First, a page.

If you're still working, you can contribute the full amount of your salary deferral to a Roth 401 (k), regardless of your age. Customers who are still working after age 70 and a half can generally continue to contribute to employer-sponsored 401 (k) accounts and SEP IRAs. In fact, employers must continue to make employer contributions to the SEP IRA of an employee over 70 and a half years old if they make similar contributions to the accounts of younger employees. Retirement plan participants and IRA account owners, including owners of IRA SEP and IRA SIMPLE, are responsible for withdrawing the correct amount of RMD on time each year from their accounts, and face severe penalties for not accepting RMDs.
The rules for contributing to an IRA after 70 and a half years depend on whether the account is a traditional IRA, a Roth IRA, or an SEP IRA. Direct contributions to a traditional IRA are not allowed after the client turns 70 and a half years old, although the client can transfer funds from another type of retirement account to their traditional IRA. An IRA owner must calculate the RMD separately for each IRA they own, but can withdraw the full amount of one or more of the IRAs. Although the IRA depositary or retirement plan administrator can calculate the RMD, the owner of the IRA account or retirement plan is ultimately responsible for calculating the amount of the RMD.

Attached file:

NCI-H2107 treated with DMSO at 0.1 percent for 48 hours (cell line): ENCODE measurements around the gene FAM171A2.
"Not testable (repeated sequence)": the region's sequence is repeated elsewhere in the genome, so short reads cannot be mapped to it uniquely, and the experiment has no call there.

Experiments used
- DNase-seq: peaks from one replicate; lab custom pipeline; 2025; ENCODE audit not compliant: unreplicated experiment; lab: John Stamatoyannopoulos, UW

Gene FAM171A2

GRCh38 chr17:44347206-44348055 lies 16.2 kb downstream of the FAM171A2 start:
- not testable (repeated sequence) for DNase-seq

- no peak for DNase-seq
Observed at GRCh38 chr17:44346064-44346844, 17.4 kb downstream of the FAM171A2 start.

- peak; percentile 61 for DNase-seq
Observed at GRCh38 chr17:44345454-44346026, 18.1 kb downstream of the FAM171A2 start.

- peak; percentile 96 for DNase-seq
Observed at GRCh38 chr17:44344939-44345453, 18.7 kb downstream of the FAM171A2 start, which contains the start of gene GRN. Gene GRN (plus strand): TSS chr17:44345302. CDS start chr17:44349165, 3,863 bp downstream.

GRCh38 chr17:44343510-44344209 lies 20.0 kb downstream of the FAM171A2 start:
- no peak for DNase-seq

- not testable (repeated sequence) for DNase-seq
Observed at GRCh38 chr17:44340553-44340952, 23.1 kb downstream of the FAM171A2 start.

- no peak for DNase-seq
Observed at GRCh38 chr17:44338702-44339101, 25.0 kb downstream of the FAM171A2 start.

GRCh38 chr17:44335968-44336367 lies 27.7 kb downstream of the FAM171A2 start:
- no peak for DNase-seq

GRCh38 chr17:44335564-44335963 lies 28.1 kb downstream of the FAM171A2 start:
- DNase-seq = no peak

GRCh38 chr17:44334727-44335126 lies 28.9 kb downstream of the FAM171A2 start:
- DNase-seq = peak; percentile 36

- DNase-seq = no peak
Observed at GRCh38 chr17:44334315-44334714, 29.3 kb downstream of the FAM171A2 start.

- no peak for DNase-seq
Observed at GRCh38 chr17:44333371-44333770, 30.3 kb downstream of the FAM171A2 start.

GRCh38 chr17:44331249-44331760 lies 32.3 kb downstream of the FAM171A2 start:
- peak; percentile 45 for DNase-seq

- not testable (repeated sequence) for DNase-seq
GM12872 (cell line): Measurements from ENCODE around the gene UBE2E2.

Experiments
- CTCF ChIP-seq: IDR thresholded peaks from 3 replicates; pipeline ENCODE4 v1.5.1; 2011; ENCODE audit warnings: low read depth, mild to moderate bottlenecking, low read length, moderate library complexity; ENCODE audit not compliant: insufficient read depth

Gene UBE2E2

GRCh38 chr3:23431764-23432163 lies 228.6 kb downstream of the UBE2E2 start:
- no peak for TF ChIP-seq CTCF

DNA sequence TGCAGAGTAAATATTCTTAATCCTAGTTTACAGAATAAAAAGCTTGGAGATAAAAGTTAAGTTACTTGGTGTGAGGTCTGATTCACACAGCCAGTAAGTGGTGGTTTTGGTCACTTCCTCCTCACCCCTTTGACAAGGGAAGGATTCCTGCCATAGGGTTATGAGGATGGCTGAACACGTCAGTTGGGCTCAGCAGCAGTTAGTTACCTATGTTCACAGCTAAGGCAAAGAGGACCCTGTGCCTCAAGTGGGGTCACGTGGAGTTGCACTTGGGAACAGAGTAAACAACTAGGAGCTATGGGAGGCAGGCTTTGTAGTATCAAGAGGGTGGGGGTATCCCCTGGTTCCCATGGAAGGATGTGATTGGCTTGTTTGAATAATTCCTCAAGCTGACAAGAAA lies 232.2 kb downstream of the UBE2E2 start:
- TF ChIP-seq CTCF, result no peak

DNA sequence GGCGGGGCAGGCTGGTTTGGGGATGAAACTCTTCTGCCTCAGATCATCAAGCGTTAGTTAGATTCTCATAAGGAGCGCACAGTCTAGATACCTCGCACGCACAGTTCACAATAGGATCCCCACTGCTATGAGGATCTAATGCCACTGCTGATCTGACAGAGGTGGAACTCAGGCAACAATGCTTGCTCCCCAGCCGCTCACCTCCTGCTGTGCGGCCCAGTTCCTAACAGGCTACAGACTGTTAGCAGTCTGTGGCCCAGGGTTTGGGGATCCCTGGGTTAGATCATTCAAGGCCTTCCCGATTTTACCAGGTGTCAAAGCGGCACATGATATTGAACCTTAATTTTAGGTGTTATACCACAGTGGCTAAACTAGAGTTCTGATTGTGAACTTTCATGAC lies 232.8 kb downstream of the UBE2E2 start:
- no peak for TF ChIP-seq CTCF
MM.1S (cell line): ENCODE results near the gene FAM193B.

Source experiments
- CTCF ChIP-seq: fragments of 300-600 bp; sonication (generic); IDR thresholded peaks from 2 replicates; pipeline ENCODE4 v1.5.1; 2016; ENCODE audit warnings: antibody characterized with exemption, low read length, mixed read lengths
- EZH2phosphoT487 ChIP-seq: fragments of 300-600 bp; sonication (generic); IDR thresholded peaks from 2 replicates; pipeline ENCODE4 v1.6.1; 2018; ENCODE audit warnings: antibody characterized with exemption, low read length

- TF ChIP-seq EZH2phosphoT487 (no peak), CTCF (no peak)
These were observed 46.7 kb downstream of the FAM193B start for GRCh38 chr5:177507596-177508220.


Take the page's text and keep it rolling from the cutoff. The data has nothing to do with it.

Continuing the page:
Keep in mind that those who are 70 and a half years old or older and make contributions to a traditional IRA, a SIMPLE IRA, or an SEP IRA will continue to have to apply for an RMD, even if they are still working.